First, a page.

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Interior as opposed to Exterior Fillets

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ONAWHIM

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My exterior fin fillets need work.

Without getting into that technique, does anyone on the forum fillet their fins on the inside of the airframe only?

It seems to me that the exterior fin to airframe joint would be cleaner in appearance without a fillet.

Is there a structural disadvantage doing it this way?

I am referring to mid power rockets.

William
 

rokitflite

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I did that on a concept scale model I built for NARAM last year... It worked out very well.
 

powderburner

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Is there a structural disadvantage doing it this way?
The best structure you are going to build will be a snug fit between the fin and the edges of the body tube slot. No gaps, no crooked cuts. Same thing applies to the root edge of the fin root tab where it fits against the motor tube, and the fwd and aft edges of the tabs where they fit against the centering rings. No amount of glue will make up for a bad part fit (kinda like in woodworking).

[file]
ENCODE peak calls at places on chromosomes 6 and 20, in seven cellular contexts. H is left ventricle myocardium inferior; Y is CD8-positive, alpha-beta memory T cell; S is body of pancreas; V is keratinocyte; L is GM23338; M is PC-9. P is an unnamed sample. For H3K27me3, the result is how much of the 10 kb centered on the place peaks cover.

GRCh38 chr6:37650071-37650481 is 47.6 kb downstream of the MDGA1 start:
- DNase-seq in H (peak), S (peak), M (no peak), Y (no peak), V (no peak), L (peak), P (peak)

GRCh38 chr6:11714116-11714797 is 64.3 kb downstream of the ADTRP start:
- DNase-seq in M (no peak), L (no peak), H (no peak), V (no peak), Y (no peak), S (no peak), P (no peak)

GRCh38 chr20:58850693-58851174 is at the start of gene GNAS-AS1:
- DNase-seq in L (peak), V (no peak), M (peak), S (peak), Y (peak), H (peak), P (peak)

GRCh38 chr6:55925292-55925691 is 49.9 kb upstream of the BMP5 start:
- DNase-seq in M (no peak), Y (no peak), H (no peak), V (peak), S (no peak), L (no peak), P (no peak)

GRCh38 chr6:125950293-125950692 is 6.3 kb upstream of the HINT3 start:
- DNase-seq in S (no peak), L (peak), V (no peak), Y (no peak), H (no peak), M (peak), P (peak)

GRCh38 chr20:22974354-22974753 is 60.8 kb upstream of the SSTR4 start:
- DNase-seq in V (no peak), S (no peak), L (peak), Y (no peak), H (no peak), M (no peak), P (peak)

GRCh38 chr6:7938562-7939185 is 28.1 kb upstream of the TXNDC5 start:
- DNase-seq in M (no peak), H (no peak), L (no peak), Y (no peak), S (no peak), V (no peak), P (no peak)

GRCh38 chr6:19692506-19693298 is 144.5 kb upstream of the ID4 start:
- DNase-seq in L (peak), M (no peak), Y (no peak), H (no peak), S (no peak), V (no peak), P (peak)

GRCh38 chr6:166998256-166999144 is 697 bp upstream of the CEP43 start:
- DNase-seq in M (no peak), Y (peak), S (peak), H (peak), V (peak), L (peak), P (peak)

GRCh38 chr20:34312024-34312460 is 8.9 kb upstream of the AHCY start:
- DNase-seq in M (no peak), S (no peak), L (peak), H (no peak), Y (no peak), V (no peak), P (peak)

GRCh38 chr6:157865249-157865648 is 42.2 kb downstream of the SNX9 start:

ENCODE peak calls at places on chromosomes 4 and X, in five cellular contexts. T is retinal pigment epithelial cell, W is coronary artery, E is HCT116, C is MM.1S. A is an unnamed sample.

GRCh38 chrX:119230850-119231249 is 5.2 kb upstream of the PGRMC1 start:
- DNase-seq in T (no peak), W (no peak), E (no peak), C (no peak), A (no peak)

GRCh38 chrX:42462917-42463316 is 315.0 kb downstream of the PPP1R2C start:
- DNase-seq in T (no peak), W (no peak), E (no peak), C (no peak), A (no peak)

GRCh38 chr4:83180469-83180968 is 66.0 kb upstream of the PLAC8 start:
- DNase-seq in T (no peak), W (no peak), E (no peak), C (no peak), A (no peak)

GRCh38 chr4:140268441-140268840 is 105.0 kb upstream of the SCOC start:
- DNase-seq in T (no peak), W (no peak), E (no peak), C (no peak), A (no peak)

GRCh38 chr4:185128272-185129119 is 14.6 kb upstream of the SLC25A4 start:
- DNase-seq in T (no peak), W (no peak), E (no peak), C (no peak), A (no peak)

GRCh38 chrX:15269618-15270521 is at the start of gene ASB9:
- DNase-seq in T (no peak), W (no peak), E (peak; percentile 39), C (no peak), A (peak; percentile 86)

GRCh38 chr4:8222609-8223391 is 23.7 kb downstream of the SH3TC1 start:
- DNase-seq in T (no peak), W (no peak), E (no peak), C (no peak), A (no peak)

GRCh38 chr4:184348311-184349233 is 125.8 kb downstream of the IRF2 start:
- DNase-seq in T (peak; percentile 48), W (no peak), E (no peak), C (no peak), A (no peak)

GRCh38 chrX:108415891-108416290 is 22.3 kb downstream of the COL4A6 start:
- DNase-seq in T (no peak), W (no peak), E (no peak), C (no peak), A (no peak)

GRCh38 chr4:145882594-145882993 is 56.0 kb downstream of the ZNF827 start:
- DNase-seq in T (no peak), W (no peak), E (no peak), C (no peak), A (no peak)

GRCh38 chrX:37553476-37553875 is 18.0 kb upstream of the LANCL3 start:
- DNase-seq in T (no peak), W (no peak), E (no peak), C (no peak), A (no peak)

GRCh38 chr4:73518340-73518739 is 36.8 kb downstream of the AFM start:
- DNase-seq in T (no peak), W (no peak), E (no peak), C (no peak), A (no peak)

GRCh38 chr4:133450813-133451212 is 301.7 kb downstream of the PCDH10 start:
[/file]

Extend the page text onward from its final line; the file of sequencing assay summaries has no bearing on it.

If the fin material is balsa, basswood, or plywood, you would probably be a bit better off applying adhesive to the inside corners of the joints because the inside surface of the body tube is often better suited to absorbing the liquid. Outside surfaces of many body tubes are pre-semi-finished---some have a thin layer of plastic-like material---this makes it a little more difficult for adhesives to soak in.

If the fin material is fiberglass, graphite, aluminum, or some other super material, best joint adhesive is going to get a bit more quirky. Some glues work better on certain materials than others. There is a lot of experience already posted here on TRF 2 as well as on TRF 1 (see that button up in the blue toolbar for "archives"?). Do a few searches, play with your search terms, and you'll probably have reading material that will keep you busy for days. Fillets on the inside or outside probably aren't nearly as important as just using the right adhesive....and getting a good snug dry fit.